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Alvin Jackson was educated at Corpus Christi College and Nuffield College, Oxford, and has lectured at University College Dublin and Queen's University Belfast, where he was Professor of Modern Irish History.  Since 2005 he has been Sir Richard Lodge Professor of History at the University of Edinburgh, and has also served as Head of the School of History, Classics and Archaeology and as Dean of Research and Deputy Head of the College of Humanities and Social Sciences. 


Jackson has worked extensively in the field of modern Irish and British political history, and particularly in the history of unions and unionism within the United Kingdom and more widely.  He is the author of seven books and over fifty articles or essays in learned journals and collections:  his first work, The Ulster Party (OUP: 1989) won the ACIS prize for a best first work in any field relating to Ireland.  His Ireland 1798-1998:  Politics and War (Blackwell: 1999) was shortlisted for the Ewart-Biggs prize and is now being prepared for its third edition, while his The Two Unions (OUP: 2012) was shortlisted for national prizes in both Ireland and Scotland.  He has edited the Oxford Handbook of Modern Irish History, which appeared in paperback with OUP in 2017. 


His most recent work, Judging Redmond and Carson, which was published in March 2018 by the Royal Irish Academy, was launched by the Irish Taoiseach, Leo Varadkar, who described Jackson as 'one of the finest historians writing about Irish and British history, and [this book] adds to his already considerable reputation … it represents a more nuanced and mature approach to the conflicts that shaped the Irish state and the state of Northern Ireland as each approach their centenary’.   Speaking at Wexford in April 2018, the President of Ireland, Michael D Higgins, also commended Judging Redmond and Carson; and Jackson was subsequently invited to speak at the second of the presidential Machnamh seminars and reflections on commemoration (February 2020).


Jackson has lectured in seventeen countries, and has given many keynote and other invited addresses.  He has given public lectures recently at the National Theatre, London, at Boston College (the Lowell Lecture), Princeton University (the Fund for Irish Studies Lecture), and at Cambridge University:  he has also given recent keynotes to the British Irish Parliamentary Assembly and to the Royal Irish Academy (the Academy Discourse and Masterclass).  He has broadcast widely, and is currently working on a three part Irish history series for BBC television with Doubleband Productions. 


Jackson has a long track-record of supervising and examining research students.  He has been primary supervisor of 19 successful doctoral students, and has examined doctoral theses in many universities in the United Kingdom, Ireland and the USA.   


Jackson has won a variety of research funding, including a British Academy Post-doctoral Fellowship, a British Academy Research Readership, a British Academy-Leverhulme Senior Research Fellowship and (most recently) a Major Leverhulme Trust Research Fellowship.  He has been Burns Visiting Professor at Boston College. 


Jackson has been elected to the fellowship of several national academies and learned societies.  He is  a Fellow of the Royal Society of Edinburgh, an Honorary Member of the Royal Irish Academy, a Member of the Academia Europaea, and a Fellow of the Royal Historical Society.  In 2022 he was awarded an honorary doctorate by University College Dublin.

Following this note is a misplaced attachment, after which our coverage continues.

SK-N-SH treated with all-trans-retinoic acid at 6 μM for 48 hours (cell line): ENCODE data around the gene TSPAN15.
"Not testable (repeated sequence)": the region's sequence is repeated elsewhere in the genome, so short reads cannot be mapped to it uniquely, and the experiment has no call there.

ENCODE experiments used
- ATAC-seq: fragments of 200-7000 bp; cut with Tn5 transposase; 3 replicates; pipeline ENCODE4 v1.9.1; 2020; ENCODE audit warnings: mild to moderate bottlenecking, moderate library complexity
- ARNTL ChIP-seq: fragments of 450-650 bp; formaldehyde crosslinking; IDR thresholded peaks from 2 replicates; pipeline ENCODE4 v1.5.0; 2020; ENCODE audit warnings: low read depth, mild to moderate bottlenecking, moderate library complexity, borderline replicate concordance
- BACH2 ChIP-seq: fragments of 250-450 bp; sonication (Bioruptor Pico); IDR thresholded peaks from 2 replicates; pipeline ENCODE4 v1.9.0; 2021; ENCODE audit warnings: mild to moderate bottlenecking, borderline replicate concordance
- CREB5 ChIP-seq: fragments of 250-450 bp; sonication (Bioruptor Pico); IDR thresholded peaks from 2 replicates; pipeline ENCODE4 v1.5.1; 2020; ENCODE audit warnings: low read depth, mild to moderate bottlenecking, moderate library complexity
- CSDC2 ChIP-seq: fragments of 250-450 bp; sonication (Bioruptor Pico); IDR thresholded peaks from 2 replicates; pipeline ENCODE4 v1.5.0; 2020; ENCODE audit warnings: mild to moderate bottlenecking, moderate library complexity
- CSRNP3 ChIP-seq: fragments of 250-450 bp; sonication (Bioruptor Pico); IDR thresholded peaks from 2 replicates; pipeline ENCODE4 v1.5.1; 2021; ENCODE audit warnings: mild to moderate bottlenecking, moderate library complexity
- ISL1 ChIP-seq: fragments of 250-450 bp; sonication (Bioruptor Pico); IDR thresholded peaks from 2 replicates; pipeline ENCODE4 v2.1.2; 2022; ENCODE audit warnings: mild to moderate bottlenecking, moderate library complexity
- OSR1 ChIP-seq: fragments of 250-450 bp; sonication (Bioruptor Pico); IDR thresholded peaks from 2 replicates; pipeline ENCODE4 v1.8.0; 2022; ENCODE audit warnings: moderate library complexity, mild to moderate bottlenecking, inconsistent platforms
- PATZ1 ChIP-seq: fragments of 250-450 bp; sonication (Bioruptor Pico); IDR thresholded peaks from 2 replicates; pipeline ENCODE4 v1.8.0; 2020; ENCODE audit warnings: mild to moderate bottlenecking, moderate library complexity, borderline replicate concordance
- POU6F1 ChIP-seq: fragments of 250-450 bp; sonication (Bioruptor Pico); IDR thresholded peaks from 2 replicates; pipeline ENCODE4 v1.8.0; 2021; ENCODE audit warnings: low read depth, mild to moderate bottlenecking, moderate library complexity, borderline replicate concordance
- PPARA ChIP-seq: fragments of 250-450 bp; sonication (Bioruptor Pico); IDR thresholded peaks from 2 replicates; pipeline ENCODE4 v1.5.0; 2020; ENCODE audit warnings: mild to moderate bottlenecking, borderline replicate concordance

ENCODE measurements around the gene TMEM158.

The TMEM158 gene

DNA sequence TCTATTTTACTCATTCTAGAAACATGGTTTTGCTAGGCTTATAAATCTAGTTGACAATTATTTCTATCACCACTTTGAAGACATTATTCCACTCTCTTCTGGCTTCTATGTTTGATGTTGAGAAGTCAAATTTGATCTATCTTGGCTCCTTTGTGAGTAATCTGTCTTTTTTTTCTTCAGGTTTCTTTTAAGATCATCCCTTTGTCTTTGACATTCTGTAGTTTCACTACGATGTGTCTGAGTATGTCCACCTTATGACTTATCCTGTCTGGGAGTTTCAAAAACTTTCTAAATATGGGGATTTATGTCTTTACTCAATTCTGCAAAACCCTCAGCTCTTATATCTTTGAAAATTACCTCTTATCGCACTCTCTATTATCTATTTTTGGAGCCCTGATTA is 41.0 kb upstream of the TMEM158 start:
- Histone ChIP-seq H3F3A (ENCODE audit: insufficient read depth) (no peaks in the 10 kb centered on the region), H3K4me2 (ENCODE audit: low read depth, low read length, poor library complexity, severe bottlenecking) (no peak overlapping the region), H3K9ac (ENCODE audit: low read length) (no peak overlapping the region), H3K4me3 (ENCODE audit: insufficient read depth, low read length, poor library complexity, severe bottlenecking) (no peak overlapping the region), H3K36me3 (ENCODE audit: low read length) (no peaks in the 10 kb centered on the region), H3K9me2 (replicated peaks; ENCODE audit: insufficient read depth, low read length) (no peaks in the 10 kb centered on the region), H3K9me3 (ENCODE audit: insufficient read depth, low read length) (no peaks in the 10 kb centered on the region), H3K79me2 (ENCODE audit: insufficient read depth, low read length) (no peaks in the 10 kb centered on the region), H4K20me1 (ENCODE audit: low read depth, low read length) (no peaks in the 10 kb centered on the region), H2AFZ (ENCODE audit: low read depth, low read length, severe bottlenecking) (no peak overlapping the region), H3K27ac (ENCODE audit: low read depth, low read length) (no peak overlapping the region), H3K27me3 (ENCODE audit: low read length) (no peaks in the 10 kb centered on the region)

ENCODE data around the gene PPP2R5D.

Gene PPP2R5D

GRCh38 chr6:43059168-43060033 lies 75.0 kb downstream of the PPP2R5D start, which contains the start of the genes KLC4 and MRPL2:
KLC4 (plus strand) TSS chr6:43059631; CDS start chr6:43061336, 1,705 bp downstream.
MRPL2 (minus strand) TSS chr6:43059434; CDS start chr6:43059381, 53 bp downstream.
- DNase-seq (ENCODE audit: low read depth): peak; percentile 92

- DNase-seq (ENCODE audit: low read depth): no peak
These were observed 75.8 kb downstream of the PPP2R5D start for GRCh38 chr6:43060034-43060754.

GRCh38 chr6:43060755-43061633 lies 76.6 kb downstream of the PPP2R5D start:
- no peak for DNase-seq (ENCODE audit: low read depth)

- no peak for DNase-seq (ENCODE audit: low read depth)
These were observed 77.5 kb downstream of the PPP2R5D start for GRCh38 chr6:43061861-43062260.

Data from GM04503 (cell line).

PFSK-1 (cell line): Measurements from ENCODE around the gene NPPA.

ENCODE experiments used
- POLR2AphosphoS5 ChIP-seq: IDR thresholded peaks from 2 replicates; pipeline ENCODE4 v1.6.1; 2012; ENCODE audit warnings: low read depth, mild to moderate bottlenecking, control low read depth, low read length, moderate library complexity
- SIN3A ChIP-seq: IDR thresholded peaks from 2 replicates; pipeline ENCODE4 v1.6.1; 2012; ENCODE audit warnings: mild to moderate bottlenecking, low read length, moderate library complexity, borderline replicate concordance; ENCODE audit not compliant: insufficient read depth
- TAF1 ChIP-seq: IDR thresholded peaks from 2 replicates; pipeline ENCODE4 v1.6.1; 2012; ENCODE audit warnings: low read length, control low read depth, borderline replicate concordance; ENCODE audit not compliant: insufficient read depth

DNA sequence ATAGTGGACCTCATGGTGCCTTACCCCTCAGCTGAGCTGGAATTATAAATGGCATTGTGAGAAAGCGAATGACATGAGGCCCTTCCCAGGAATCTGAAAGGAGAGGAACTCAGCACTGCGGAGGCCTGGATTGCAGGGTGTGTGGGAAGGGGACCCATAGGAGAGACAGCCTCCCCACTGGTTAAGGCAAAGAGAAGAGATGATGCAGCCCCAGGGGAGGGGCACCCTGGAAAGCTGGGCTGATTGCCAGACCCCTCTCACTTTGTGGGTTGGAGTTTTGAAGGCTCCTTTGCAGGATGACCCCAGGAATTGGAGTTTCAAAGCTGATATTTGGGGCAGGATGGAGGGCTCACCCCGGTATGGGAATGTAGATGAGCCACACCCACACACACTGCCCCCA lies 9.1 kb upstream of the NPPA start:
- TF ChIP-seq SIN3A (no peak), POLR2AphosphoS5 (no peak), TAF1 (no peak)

Reviews of Alvin Jackson's recent work:


Alvin Jackson, Judging Redmond and Carson: comparative Irish lives (Royal Irish Academy, 2018)

 “[Jackson is] one of the finest historians writing about Irish and British history, and [this book] adds to his already considerable reputation … it represents a more nuanced and mature approach to the conflicts that shaped the Irish state and the state of Northern Ireland as each approach their centenary … if we can approach the past with toleration, respect and understanding, then perhaps we can approach our challenges of the present in the same way as well’.  An Taoiseach, Leo Varadkar TD, Royal Irish Academy (6 March 2018)

“Alvin Jackson brings to life two contrasting characters, Redmond and Carson, who despite their political rivalries, remained friends … excellent book, which helps us to understand critical moments in Irish history … Alvin Jackson writes with verve and is confident in his judgements.  He delves into the character of each man and allows the reader to get to know them as people, rather than as the political icons they became’.  John Bruton, former Taoiseach of Ireland (1994-97), Irish Times (10 March 2018)

‘a terrific read, and told by Alvin Jackson with great brio …’ Ronan McGreevy, Irish Times

‘the fifth volume in the Royal Irish Academy’s superbly produced and illustrated Judging series, which seeks to reassess major Irish historical figure.  Whereas previous volumes focused on individuals like de Valera or Cosgrave, this is the first to explore the genre of comparative biography … the concept works excellently here … it lets Jackson throw up fascinating juxtapositions, contradictions and commonalities between the two men, contextualising their actions in the complex game of political chess played out between them before 1914 … an insightful reappraisal of two contrasting figures whose triumphs and failures take on a greater resonance for being considered alongside those of their greatest rival’ Dermot Bolger, Sunday Business Post (18 March 2018)

‘original and insightful joint biography’  The Tablet (28 February 2018)